12. 12. K -16 Approach Recommendations <ul><li>Create statewide K-16 Council </li></ul><ul><li>Priority considerations: </li></ul><ul><ul><li>Reducing need for remedial education in both NCCCS and UNC </li></ul></ul><ul><ul><li>Closing achievement gaps between majority and minority students </li></ul></ul><ul><li>Also some recommendations for UNC’s historically minority institutions (HMIs) </li></ul>
    13. 13. Distance Learning and Facilities Recommendations <ul><li>Distance learning </li></ul><ul><ul><li>What is distance learning? Definitions? </li></ul></ul><ul><ul><li>Lack of system-wide planning in both UNC and NCCCS </li></ul></ul><ul><ul><li>Infrastructure needs, particularly NCCCS </li></ul></ul>
    14. 14. <ul><li>Facilities </li></ul><ul><ul><li>Maximize use of current facilities </li></ul></ul><ul><ul><li>Additional sites – joint UNC-NCCS study </li></ul></ul><ul><ul><li>Priority on telecommunications infrastructure – higher than “bricks and mortar” </li></ul></ul><ul><ul><li>Priority for emerging industries and critical needs (e/g/ nursing) </li></ul></ul><ul><ul><li>Priority on annual maintenance and repair </li></ul></ul><ul><ul><li>Consider state-wide endowment fund </li></ul></ul>Distance Learning and Facilities Recommendations (continued)
    15. 15. Research, Tech Transfer, Economic Development Recommendations <ul><li>Research – UNC focus </li></ul><ul><li>Technology transfer and economic development </li></ul><ul><li>Economic transformation structures One-stop, UNC/NCCCS economic transformation office (Web-based) </li></ul><ul><li>BOG/SBCC joint committee – focus on collaborative initiatives, annual report, etc. </li></ul>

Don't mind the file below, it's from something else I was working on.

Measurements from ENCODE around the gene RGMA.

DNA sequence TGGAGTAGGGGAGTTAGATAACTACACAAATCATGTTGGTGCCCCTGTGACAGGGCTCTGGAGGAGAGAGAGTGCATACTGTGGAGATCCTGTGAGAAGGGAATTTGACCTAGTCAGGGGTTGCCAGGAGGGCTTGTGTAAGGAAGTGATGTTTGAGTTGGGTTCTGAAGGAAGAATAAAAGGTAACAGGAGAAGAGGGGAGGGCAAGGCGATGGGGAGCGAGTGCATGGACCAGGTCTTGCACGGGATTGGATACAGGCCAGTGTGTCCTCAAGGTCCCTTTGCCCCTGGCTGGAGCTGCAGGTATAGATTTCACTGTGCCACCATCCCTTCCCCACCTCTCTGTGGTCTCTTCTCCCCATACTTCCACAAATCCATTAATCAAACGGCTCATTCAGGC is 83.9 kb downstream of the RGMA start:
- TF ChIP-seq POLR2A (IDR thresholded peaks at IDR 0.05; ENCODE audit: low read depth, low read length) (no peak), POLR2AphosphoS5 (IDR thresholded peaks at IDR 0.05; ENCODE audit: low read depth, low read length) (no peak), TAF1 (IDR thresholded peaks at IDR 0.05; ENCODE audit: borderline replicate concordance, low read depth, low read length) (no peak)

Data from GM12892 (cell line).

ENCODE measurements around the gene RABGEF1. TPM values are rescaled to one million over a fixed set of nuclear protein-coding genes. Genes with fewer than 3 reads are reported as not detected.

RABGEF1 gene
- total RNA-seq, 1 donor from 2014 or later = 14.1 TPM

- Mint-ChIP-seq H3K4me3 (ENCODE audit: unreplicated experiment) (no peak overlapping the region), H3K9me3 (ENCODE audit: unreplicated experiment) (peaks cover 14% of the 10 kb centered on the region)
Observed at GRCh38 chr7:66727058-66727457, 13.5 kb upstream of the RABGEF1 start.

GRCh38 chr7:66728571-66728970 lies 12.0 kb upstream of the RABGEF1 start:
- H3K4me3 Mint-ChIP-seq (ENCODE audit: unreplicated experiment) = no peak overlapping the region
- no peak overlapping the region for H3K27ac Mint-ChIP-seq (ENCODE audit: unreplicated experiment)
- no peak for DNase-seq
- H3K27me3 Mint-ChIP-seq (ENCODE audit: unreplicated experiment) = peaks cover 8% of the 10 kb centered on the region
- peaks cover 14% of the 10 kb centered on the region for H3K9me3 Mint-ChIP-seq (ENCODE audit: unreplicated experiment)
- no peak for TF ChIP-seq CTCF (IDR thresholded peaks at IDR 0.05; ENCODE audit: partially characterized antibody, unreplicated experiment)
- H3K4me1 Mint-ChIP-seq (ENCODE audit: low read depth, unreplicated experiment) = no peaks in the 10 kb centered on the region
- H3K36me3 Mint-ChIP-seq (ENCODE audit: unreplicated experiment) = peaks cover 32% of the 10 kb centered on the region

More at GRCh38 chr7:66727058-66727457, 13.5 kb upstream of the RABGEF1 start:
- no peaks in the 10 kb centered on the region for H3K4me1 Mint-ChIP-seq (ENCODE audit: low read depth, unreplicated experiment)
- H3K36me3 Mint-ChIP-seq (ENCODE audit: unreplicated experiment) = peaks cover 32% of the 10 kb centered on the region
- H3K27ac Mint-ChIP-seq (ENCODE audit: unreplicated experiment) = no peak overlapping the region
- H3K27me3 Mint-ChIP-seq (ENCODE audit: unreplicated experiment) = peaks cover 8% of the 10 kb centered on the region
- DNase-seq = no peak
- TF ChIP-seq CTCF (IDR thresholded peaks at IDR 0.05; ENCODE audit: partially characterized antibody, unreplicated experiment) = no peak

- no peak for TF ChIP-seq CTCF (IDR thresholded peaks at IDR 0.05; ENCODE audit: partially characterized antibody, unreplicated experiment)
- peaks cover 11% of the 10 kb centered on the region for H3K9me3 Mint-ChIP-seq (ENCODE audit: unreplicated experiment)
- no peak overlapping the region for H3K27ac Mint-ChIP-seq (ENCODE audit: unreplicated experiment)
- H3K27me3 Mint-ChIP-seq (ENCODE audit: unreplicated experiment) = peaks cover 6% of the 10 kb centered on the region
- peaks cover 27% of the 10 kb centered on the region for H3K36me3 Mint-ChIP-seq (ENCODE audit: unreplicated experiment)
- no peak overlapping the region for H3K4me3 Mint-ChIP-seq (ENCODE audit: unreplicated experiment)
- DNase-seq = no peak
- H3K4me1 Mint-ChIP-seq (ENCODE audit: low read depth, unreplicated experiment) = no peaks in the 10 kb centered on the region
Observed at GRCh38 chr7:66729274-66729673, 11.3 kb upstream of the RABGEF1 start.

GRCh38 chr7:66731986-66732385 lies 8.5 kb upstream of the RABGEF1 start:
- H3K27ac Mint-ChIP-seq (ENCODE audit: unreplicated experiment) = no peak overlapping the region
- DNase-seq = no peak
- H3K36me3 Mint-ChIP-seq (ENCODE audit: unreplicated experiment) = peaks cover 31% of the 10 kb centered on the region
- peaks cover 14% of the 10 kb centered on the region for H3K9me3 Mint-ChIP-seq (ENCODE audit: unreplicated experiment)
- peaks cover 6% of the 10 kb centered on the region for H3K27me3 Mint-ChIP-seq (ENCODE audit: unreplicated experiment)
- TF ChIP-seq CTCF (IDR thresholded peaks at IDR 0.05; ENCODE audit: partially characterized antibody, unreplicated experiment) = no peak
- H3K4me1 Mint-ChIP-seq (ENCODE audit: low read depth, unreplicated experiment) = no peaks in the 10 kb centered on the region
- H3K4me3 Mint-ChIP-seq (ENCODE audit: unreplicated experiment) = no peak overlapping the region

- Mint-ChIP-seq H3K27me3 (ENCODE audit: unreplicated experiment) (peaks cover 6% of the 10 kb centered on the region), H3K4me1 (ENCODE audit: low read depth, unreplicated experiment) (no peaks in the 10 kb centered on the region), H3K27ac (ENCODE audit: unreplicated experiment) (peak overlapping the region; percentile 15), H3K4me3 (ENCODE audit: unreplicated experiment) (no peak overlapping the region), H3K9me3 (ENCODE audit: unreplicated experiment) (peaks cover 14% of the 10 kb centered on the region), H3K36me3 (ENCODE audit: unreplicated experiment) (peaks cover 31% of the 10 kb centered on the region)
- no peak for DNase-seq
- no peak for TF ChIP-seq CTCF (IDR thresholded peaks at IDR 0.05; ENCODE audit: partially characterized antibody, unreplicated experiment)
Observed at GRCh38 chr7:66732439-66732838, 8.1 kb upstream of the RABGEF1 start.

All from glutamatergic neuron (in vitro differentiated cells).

16. 16. <ul><li>Regional economic development partnerships – role for UNC and NCCCS on governing boards </li></ul><ul><li>ESC – produce employment projections for 7 regional partnership areas </li></ul>Research, Tech Transfer, Economic Development Recommendations (continued)
    17. 17. <ul><li>Rural economic transformation </li></ul><ul><ul><li>Establish 3 pilot, regional rural enterprise zones with substantial state funding – State, UNC, NCCCS </li></ul></ul><ul><ul><li>Focus: </li></ul></ul><ul><ul><ul><li>Rural business cluster </li></ul></ul></ul><ul><ul><ul><li>Non-agricultural entrepreneurship </li></ul></ul></ul><ul><ul><ul><li>Redirection of agriculture </li></ul></ul></ul>Research, Tech Transfer, Economic Development Recommendations (continued)
    18. 18. Legislative Action Recommendations <ul><li>Funding formulas for NCCCS and UNC should be revised – fund instruction regardless of how or when delivered (distance, summer, etc.) </li></ul><ul><li>Remove SBCC from rule-making requirements of Administrative Procedures Act </li></ul>
    19. 19. Summary <ul><li>Total of 68 recommendations </li></ul><ul><li>No magic bullet for “economic transformation” – but, central role of education </li></ul><ul><li>Major gaps; teachers, nurses, computing </li></ul><ul><li>Emerging industries </li></ul><ul><li>Must be nimble, collaborative , more risk-tolerant </li></ul><ul><li>Greatest asset – willingness to collaborate </li></ul>
    20. 20. Staying a Step Ahead: Higher Education Transforming North Carolina’s Economy H. Martin Lancaster, President North Carolina Community College System www.nccommunitycolleges.edu Source: Presentation by Dr. Parker Chesson to State Board of Community Colleges, August 17, 2006